There are so many more Italians in the world than Jews. Yet no one laments for Rome. There are many more Greeks than Jews. The Acropolis and the Parthenon are tourist attractions, but does anyone mourn because of their destruction?
Babylonia, Persia, Assyria, the glory of ancient Egypt- who remembers, who sheds a tear, who cares?
I like Tisha B’Av because only a people that can weep will someday learn to laugh. And I like Tisha B’Av because I need it.
In the midst of all the affluence and creature comforts, I need to remove my leather shoes and dim the lights. I need to fast and not to indulge myself. I need to read Lamentations and weep for my people’s martyrdom, for its bloody history. I need to focus outward…
A man once said to me, “Why bother with an event that took place 2,000 years ago? Why mourn, why sigh? We have modern Israel, we should rejoice.”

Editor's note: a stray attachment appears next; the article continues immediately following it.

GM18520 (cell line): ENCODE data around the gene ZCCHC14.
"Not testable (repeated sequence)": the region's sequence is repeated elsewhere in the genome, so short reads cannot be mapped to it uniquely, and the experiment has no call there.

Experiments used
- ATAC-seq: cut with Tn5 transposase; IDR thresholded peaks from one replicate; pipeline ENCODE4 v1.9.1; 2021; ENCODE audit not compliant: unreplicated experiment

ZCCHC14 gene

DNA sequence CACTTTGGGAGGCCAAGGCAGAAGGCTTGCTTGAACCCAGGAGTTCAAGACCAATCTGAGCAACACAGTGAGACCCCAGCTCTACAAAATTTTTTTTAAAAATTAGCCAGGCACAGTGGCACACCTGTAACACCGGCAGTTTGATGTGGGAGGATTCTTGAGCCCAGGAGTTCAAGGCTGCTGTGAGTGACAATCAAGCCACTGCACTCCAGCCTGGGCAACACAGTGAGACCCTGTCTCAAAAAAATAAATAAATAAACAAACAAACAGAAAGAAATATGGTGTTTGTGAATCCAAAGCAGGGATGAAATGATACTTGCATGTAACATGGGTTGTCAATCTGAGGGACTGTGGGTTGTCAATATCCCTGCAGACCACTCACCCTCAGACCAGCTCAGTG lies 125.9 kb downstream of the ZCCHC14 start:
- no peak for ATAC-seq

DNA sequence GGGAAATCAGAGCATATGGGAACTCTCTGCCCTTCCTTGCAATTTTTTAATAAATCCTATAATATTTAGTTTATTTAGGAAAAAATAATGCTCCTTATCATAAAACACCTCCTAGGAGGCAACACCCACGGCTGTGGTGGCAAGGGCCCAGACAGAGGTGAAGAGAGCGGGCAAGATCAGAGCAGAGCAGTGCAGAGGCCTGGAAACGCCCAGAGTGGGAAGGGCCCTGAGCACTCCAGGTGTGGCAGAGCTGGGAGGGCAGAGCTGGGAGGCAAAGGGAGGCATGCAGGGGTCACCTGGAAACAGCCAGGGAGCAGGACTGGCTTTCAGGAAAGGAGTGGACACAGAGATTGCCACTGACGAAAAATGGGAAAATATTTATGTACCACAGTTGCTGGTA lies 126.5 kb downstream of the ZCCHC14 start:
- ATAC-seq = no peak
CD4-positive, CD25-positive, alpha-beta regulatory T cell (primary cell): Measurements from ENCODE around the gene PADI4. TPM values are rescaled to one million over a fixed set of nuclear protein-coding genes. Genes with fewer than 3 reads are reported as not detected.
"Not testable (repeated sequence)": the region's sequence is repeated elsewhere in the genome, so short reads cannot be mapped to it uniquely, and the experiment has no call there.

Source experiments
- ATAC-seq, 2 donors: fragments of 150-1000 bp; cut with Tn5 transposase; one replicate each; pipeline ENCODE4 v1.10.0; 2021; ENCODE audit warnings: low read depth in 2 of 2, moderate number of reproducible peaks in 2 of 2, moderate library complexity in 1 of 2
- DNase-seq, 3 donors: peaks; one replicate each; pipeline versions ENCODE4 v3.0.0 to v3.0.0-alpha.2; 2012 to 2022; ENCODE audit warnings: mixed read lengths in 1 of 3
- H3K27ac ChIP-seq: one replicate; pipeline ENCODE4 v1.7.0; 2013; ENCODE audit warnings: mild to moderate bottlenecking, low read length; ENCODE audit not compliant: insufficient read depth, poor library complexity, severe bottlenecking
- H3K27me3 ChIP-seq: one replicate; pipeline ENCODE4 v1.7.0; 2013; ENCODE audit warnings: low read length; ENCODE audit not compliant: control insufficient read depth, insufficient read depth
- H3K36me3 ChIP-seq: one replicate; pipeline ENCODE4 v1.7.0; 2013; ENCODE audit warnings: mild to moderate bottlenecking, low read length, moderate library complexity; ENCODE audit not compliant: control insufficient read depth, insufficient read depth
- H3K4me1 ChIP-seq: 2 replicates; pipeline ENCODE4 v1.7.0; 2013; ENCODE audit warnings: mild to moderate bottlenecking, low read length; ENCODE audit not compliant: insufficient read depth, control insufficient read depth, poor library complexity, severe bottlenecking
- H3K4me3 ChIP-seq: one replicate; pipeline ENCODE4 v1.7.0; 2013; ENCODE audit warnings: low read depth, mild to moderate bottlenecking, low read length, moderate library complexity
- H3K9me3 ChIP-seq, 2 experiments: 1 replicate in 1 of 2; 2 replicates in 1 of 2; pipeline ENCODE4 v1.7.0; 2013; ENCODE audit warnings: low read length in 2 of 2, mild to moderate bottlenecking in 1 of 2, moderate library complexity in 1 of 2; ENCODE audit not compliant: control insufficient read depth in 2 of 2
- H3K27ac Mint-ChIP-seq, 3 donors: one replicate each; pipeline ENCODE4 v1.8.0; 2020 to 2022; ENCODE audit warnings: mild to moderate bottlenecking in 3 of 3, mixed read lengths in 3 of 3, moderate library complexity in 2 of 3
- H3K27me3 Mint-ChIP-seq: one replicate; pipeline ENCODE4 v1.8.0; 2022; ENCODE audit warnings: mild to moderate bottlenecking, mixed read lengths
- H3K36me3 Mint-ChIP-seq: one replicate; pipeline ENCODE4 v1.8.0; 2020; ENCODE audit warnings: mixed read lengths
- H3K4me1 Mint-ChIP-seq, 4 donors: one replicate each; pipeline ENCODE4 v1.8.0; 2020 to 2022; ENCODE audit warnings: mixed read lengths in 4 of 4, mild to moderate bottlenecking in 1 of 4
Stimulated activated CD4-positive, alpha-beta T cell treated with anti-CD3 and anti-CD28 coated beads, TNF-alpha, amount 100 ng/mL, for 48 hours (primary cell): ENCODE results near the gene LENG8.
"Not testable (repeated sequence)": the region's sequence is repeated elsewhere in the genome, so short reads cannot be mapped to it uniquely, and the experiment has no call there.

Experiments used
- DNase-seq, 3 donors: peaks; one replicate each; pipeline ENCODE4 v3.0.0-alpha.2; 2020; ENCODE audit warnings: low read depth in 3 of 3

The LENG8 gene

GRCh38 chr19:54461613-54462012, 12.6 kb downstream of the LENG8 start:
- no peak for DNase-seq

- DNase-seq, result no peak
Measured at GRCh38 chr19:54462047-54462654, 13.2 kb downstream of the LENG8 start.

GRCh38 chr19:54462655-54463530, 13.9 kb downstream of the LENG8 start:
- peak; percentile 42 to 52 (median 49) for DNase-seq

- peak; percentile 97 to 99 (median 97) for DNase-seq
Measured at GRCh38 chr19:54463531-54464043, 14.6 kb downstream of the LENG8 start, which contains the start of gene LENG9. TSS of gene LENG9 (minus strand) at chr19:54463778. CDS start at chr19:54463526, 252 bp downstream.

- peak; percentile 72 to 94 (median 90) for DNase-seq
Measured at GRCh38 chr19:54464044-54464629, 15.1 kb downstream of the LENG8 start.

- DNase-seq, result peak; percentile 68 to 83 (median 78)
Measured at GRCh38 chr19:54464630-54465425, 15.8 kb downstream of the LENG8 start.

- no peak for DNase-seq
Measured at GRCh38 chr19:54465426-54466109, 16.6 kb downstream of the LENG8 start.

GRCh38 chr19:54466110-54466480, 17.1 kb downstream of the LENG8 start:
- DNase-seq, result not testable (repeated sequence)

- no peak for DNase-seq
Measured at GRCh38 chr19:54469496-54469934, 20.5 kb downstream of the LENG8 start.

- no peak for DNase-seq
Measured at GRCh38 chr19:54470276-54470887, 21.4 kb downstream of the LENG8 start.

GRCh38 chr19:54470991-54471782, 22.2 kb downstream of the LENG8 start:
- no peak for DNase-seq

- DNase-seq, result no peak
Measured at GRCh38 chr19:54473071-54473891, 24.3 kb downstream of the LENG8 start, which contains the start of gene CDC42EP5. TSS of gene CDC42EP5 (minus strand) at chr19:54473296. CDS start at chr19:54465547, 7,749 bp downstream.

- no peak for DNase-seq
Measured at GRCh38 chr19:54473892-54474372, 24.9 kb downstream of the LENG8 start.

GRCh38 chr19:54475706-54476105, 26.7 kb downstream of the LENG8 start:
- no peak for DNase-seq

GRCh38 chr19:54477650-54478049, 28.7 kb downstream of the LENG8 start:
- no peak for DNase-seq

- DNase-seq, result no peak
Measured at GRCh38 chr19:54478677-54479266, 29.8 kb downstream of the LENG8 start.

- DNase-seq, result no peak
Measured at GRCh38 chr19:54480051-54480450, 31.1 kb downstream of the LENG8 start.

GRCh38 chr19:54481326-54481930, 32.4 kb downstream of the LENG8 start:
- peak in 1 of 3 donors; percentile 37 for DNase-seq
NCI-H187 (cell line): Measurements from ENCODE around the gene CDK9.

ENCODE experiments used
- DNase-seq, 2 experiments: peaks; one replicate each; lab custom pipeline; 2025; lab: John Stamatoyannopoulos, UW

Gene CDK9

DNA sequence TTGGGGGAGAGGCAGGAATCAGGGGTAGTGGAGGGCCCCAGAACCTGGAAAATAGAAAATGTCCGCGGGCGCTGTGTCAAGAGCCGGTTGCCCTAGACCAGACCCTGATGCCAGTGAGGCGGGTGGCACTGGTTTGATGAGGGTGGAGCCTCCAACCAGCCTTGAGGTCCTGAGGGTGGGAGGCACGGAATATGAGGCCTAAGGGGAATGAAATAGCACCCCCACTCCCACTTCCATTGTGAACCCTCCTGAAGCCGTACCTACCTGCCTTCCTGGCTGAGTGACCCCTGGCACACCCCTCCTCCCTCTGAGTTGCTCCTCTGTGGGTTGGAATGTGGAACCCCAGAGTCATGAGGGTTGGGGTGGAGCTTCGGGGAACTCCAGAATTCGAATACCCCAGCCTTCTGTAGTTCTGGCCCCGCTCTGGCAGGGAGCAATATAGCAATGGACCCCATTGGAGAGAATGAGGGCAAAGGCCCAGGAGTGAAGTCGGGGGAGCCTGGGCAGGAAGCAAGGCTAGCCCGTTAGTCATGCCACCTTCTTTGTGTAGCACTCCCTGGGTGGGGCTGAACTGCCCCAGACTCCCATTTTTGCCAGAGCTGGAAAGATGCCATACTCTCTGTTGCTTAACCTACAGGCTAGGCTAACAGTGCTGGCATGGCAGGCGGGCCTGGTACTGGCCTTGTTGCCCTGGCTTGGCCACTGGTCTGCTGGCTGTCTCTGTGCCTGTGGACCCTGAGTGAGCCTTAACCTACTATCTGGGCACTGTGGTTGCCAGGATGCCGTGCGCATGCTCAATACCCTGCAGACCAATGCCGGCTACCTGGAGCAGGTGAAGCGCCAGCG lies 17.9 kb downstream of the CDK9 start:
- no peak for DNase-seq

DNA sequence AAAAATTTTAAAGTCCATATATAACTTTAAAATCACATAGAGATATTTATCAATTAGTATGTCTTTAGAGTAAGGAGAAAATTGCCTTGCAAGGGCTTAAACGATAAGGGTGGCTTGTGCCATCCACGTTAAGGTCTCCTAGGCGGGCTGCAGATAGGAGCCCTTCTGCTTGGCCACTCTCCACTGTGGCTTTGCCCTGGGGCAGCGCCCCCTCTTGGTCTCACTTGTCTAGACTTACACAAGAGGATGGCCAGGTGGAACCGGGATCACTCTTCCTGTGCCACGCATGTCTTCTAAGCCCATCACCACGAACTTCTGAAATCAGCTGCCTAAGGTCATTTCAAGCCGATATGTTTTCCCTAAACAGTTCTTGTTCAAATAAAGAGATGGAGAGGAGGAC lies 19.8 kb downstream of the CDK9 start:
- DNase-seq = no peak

Is there a country more concerned about daily security than Israel, or one that has more bitter experience of friendly countries growing cold and distant at the slightest provocation?
No other countries have to struggle daily over the sovereignty of their ancient capitals. No other countries are restricted in their right to visit and worship at their ancient holy sites in their own land.
One of the main reasons for the original destruction of the Temple and our exile from our land- baseless hatred among Jews- still exists among us. Tisha B’Av is a good day to ponder unity and tolerance.
I like Tisha B’Av because it contains a message of profound hope and faith. On this day, the Sages tell us, the Messiah was born. How profoundly insightful, how ironic, how just- on the day of destruction, redemption began. The end was also the beginning. “Give us joy in accordance with the days of our suffering”, the Psalmist says.
The words of this author reflect his/her own opinions and do not necessarily represent the official position of the Orthodox Union.